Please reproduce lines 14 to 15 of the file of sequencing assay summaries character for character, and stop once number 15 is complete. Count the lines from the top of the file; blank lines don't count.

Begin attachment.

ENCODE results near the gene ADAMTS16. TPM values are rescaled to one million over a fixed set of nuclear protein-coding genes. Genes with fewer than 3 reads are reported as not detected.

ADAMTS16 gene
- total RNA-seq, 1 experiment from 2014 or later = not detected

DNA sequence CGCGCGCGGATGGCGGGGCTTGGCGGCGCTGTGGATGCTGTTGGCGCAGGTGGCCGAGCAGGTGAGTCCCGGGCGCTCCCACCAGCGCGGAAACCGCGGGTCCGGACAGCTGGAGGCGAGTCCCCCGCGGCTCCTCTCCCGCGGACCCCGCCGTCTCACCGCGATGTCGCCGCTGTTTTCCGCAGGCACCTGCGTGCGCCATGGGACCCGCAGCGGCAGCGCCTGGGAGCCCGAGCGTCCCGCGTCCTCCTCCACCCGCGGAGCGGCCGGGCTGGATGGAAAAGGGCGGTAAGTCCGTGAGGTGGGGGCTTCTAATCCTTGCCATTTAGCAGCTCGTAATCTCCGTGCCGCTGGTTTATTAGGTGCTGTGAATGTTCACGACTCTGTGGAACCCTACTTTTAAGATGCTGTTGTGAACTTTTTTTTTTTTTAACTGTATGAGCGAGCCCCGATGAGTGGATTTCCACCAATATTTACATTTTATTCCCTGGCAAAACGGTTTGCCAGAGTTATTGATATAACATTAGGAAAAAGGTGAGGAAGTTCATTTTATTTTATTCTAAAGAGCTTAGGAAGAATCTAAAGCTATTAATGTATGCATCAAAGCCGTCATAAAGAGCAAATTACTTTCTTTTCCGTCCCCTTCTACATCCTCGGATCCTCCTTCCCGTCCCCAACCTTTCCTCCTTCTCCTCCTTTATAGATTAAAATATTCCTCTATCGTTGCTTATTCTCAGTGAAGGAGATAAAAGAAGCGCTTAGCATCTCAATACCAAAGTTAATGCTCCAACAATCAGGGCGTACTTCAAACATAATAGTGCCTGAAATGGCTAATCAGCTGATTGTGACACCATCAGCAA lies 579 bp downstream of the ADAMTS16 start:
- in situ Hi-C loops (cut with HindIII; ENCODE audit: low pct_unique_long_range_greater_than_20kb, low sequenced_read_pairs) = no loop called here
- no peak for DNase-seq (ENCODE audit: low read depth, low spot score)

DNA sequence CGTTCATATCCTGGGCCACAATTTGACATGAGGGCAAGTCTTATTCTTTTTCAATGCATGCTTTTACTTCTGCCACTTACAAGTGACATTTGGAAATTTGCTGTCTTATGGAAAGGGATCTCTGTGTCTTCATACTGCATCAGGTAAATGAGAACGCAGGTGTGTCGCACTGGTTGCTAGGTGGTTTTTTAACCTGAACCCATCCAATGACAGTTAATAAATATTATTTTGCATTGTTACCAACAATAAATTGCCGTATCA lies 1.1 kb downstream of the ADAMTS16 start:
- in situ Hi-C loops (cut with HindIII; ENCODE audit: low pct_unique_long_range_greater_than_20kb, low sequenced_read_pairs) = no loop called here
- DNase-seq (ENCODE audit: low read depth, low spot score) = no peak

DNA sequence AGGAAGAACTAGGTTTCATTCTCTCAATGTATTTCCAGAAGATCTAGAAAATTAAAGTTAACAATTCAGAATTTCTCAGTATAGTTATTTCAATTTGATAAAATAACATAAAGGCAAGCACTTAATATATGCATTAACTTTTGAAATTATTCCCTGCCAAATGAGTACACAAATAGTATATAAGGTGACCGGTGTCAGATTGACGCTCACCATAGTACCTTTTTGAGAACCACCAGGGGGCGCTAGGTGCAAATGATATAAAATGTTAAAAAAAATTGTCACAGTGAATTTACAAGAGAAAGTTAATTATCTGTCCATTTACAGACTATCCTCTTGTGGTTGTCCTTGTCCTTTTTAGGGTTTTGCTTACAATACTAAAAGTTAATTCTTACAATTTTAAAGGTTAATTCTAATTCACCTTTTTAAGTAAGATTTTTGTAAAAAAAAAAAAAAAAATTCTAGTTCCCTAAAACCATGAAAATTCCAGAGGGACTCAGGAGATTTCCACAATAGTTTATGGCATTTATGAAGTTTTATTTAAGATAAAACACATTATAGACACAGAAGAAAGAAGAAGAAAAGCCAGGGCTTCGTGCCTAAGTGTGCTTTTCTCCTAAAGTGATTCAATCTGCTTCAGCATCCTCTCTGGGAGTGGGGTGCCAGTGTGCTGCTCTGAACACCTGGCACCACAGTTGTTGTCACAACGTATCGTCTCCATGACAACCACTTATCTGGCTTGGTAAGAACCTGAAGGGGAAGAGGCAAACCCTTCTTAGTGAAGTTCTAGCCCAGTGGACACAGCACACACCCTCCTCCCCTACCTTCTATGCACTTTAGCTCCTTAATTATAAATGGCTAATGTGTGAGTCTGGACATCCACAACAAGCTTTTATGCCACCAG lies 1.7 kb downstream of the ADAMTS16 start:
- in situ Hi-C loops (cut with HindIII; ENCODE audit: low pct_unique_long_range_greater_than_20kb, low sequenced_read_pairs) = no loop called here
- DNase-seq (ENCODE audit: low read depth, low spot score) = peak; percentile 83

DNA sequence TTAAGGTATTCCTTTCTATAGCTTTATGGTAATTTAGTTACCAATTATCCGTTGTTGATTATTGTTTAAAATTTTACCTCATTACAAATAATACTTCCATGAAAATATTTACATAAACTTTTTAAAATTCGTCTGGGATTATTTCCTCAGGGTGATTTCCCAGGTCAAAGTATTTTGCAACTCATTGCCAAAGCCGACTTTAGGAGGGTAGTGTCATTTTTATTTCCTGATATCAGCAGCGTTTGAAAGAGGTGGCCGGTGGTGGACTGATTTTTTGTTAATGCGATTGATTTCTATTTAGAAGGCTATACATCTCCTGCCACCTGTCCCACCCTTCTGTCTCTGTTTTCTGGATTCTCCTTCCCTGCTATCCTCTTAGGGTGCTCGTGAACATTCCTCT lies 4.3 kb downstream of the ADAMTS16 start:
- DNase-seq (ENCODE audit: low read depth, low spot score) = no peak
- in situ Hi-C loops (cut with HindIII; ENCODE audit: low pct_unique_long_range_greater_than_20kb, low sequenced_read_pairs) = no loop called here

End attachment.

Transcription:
- DNase-seq (ENCODE audit: low read depth, low spot score) = no peak
- in situ Hi-C loops (cut with HindIII; ENCODE audit: low pct_unique_long_range_greater_than_20kb, low sequenced_read_pairs) = no loop called here